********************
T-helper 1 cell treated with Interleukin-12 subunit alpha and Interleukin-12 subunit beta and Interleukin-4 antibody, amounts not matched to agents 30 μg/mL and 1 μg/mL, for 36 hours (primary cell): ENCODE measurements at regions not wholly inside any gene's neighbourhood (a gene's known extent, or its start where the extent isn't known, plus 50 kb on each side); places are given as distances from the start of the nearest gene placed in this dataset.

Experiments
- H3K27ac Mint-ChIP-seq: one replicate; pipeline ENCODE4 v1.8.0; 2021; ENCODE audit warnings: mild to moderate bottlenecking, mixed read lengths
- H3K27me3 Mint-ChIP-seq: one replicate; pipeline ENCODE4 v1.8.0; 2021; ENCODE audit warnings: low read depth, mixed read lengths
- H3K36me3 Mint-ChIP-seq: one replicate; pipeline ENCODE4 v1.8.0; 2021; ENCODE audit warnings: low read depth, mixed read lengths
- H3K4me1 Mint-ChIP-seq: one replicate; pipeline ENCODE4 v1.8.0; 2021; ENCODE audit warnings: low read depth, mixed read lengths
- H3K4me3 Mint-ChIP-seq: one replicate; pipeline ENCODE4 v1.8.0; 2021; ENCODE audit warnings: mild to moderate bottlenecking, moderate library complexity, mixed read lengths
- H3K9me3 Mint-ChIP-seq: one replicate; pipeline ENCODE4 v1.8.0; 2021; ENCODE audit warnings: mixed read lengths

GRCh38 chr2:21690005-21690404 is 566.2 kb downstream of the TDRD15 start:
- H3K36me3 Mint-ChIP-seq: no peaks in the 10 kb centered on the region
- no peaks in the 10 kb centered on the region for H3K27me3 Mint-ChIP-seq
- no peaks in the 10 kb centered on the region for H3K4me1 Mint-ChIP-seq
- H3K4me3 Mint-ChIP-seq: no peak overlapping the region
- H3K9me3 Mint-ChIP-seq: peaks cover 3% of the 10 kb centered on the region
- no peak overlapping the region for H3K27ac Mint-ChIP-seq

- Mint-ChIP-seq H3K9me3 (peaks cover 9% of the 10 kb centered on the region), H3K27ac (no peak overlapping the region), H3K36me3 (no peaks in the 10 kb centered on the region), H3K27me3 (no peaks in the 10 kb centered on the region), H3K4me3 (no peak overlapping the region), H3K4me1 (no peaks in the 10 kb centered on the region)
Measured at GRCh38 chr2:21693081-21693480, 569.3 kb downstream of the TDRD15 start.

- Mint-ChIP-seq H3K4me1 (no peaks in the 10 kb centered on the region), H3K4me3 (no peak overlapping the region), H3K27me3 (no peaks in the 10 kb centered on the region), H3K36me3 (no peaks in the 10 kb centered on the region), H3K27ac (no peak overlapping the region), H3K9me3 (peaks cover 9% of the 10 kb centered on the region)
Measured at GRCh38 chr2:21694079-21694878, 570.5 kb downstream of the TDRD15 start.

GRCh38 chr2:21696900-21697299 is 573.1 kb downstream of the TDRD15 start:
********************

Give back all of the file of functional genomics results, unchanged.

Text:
T-helper 1 cell treated with Interleukin-12 subunit alpha and Interleukin-12 subunit beta and Interleukin-4 antibody, amounts not matched to agents 30 μg/mL and 1 μg/mL, for 36 hours (primary cell): ENCODE measurements at regions not wholly inside any gene's neighbourhood (a gene's known extent, or its start where the extent isn't known, plus 50 kb on each side); places are given as distances from the start of the nearest gene placed in this dataset.

Experiments
- H3K27ac Mint-ChIP-seq: one replicate; pipeline ENCODE4 v1.8.0; 2021; ENCODE audit warnings: mild to moderate bottlenecking, mixed read lengths
- H3K27me3 Mint-ChIP-seq: one replicate; pipeline ENCODE4 v1.8.0; 2021; ENCODE audit warnings: low read depth, mixed read lengths
- H3K36me3 Mint-ChIP-seq: one replicate; pipeline ENCODE4 v1.8.0; 2021; ENCODE audit warnings: low read depth, mixed read lengths
- H3K4me1 Mint-ChIP-seq: one replicate; pipeline ENCODE4 v1.8.0; 2021; ENCODE audit warnings: low read depth, mixed read lengths
- H3K4me3 Mint-ChIP-seq: one replicate; pipeline ENCODE4 v1.8.0; 2021; ENCODE audit warnings: mild to moderate bottlenecking, moderate library complexity, mixed read lengths
- H3K9me3 Mint-ChIP-seq: one replicate; pipeline ENCODE4 v1.8.0; 2021; ENCODE audit warnings: mixed read lengths

GRCh38 chr2:21690005-21690404 is 566.2 kb downstream of the TDRD15 start:
- H3K36me3 Mint-ChIP-seq: no peaks in the 10 kb centered on the region
- no peaks in the 10 kb centered on the region for H3K27me3 Mint-ChIP-seq
- no peaks in the 10 kb centered on the region for H3K4me1 Mint-ChIP-seq
- H3K4me3 Mint-ChIP-seq: no peak overlapping the region
- H3K9me3 Mint-ChIP-seq: peaks cover 3% of the 10 kb centered on the region
- no peak overlapping the region for H3K27ac Mint-ChIP-seq

- Mint-ChIP-seq H3K9me3 (peaks cover 9% of the 10 kb centered on the region), H3K27ac (no peak overlapping the region), H3K36me3 (no peaks in the 10 kb centered on the region), H3K27me3 (no peaks in the 10 kb centered on the region), H3K4me3 (no peak overlapping the region), H3K4me1 (no peaks in the 10 kb centered on the region)
Measured at GRCh38 chr2:21693081-21693480, 569.3 kb downstream of the TDRD15 start.

- Mint-ChIP-seq H3K4me1 (no peaks in the 10 kb centered on the region), H3K4me3 (no peak overlapping the region), H3K27me3 (no peaks in the 10 kb centered on the region), H3K36me3 (no peaks in the 10 kb centered on the region), H3K27ac (no peak overlapping the region), H3K9me3 (peaks cover 9% of the 10 kb centered on the region)
Measured at GRCh38 chr2:21694079-21694878, 570.5 kb downstream of the TDRD15 start.

GRCh38 chr2:21696900-21697299 is 573.1 kb downstream of the TDRD15 start: